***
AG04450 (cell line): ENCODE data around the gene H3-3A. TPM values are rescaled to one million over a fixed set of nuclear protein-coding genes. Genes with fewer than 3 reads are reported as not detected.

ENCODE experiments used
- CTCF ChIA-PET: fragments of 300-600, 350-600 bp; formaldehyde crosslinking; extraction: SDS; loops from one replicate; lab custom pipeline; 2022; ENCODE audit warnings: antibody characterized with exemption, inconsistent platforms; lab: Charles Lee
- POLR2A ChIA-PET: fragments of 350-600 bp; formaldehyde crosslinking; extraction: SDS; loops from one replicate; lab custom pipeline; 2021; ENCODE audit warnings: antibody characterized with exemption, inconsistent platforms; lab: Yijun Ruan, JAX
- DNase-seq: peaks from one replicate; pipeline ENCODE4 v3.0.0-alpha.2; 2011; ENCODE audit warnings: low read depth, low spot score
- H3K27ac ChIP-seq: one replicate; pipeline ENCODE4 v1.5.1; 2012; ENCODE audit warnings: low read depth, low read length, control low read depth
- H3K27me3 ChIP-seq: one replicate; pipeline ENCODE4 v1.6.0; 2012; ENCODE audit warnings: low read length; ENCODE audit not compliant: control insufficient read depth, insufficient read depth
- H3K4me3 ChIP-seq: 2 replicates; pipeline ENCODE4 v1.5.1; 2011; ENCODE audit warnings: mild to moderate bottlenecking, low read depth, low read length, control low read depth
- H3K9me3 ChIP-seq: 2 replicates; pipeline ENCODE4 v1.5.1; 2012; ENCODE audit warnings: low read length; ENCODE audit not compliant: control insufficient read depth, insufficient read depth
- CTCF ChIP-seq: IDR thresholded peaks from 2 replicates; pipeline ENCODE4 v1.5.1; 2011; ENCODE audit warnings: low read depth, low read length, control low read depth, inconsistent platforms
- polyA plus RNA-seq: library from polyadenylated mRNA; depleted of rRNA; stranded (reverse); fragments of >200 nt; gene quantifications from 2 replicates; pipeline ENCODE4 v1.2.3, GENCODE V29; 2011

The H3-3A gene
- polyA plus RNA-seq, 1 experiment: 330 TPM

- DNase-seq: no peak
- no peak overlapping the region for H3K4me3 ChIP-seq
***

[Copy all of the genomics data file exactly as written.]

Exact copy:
AG04450 (cell line): ENCODE data around the gene H3-3A. TPM values are rescaled to one million over a fixed set of nuclear protein-coding genes. Genes with fewer than 3 reads are reported as not detected.

ENCODE experiments used
- CTCF ChIA-PET: fragments of 300-600, 350-600 bp; formaldehyde crosslinking; extraction: SDS; loops from one replicate; lab custom pipeline; 2022; ENCODE audit warnings: antibody characterized with exemption, inconsistent platforms; lab: Charles Lee
- POLR2A ChIA-PET: fragments of 350-600 bp; formaldehyde crosslinking; extraction: SDS; loops from one replicate; lab custom pipeline; 2021; ENCODE audit warnings: antibody characterized with exemption, inconsistent platforms; lab: Yijun Ruan, JAX
- DNase-seq: peaks from one replicate; pipeline ENCODE4 v3.0.0-alpha.2; 2011; ENCODE audit warnings: low read depth, low spot score
- H3K27ac ChIP-seq: one replicate; pipeline ENCODE4 v1.5.1; 2012; ENCODE audit warnings: low read depth, low read length, control low read depth
- H3K27me3 ChIP-seq: one replicate; pipeline ENCODE4 v1.6.0; 2012; ENCODE audit warnings: low read length; ENCODE audit not compliant: control insufficient read depth, insufficient read depth
- H3K4me3 ChIP-seq: 2 replicates; pipeline ENCODE4 v1.5.1; 2011; ENCODE audit warnings: mild to moderate bottlenecking, low read depth, low read length, control low read depth
- H3K9me3 ChIP-seq: 2 replicates; pipeline ENCODE4 v1.5.1; 2012; ENCODE audit warnings: low read length; ENCODE audit not compliant: control insufficient read depth, insufficient read depth
- CTCF ChIP-seq: IDR thresholded peaks from 2 replicates; pipeline ENCODE4 v1.5.1; 2011; ENCODE audit warnings: low read depth, low read length, control low read depth, inconsistent platforms
- polyA plus RNA-seq: library from polyadenylated mRNA; depleted of rRNA; stranded (reverse); fragments of >200 nt; gene quantifications from 2 replicates; pipeline ENCODE4 v1.2.3, GENCODE V29; 2011

The H3-3A gene
- polyA plus RNA-seq, 1 experiment: 330 TPM

- DNase-seq: no peak
- no peak overlapping the region for H3K4me3 ChIP-seq